Tom Briggs is a National Cipher Challenge veteran, having been introduced to it around a decade ago as a teacher when his Head of Department dropped a poster for it on his desk and said “you’re a nerd: do this.” He is a nerd and he did do it, and never looked back: On a weekly basis he and his motley crew of codebreakers recruited on the sly from his maths classes got together to see what Harry and friends were up to. He learnt as much from his students as they did from him, and he eventually ended up at Bletchley Park itself, albeit a few decades too late to help out with the war effort. Now (with the help a shadowy figure known only as Coronavirus Pandemic) he has “gone rogue” and branched out on his own: he’s undercover as a maths teacher again, but working on some top secret projects that you can only find out about if you’re in-the-know (or just visit tkbriggs.co.uk )

You probably don’t know what to do! Good luck.

• BOSS PUZZLE Solution 3

Our third puzzle was from one of our forum regulars, Madness, and will be a familiar format, though Madness tells us it is the first Sudoku they have designed.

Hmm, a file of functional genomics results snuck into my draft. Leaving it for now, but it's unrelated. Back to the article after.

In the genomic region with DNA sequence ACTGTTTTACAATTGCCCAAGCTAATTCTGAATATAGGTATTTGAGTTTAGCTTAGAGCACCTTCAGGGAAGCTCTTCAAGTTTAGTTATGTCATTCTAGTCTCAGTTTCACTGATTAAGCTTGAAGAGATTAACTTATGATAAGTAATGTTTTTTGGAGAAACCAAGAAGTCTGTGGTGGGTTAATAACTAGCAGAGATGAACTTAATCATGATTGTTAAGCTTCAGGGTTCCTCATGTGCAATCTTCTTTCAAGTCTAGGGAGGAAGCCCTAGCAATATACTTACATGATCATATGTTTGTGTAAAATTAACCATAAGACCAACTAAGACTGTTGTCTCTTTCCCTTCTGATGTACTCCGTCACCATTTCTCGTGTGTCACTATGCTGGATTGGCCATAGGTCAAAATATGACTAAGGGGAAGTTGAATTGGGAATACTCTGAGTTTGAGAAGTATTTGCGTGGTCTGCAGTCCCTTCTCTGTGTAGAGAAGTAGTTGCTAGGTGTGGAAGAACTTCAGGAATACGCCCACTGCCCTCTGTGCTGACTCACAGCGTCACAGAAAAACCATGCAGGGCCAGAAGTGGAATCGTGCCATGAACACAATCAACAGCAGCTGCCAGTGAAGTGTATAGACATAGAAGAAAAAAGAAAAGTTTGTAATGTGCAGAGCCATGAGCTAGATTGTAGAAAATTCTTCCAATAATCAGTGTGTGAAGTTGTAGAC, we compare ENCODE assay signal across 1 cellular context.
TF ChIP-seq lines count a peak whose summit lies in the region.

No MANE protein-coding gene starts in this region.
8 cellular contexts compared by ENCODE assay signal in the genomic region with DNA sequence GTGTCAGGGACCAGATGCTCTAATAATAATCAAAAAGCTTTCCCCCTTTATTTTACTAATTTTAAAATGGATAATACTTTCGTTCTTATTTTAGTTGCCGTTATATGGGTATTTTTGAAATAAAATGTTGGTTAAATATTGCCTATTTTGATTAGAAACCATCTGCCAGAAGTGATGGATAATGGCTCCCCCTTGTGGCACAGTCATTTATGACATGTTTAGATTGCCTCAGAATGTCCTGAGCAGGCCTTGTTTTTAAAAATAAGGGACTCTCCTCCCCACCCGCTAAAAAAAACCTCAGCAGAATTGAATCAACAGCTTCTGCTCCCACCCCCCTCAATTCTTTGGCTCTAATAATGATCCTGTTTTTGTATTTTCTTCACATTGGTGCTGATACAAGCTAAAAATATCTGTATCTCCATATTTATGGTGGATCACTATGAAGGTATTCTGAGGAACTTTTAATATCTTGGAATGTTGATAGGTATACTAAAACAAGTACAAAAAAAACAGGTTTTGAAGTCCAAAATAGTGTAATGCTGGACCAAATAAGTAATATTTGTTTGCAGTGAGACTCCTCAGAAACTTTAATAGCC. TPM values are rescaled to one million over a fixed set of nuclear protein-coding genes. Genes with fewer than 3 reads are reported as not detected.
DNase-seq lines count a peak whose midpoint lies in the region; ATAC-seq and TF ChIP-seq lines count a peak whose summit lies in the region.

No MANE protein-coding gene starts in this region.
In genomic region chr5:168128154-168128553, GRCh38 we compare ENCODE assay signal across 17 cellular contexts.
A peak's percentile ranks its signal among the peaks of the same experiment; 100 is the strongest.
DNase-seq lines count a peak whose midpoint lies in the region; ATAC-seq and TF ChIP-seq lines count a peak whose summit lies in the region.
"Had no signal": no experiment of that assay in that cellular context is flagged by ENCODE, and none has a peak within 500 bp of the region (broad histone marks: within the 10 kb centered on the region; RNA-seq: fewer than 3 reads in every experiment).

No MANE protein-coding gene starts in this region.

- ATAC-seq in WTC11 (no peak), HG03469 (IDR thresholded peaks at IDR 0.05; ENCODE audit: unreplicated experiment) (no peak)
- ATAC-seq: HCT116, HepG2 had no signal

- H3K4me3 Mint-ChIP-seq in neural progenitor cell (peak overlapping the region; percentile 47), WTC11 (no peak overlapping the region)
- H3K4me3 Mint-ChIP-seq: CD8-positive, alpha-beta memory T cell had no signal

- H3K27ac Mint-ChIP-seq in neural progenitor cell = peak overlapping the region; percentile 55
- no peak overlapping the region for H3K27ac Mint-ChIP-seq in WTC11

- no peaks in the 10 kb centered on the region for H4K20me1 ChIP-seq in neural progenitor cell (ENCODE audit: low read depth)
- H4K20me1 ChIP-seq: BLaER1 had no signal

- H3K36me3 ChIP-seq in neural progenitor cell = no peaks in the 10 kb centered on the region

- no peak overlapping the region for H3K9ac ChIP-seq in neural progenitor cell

Mad is thought to have worked in the cipher bureau of
the KGB until 1989, but lost everything in order to
escape the Soviet Union in a daring maneuver. A month later,
the wall fell. Quite disappointing, especially for mad’s
pocketbook. Now, we suspect, mad is hiding from FSB and
former Stasi agents in Scandinavia, Canada or the US. The
last person who claimed to have had direct contact with
madness disappeared in Oslo and has not been seen since.
support or some high-quality vegan cake.

The solution comes from the-letter-wriggler:

Harry if you want to know, a follow up to my solution post.

Below is the order I solved it

USING FOLLOWING CELL REFERENCE NUMBERING

01 02 _ || 04 05 _ || 07 08 09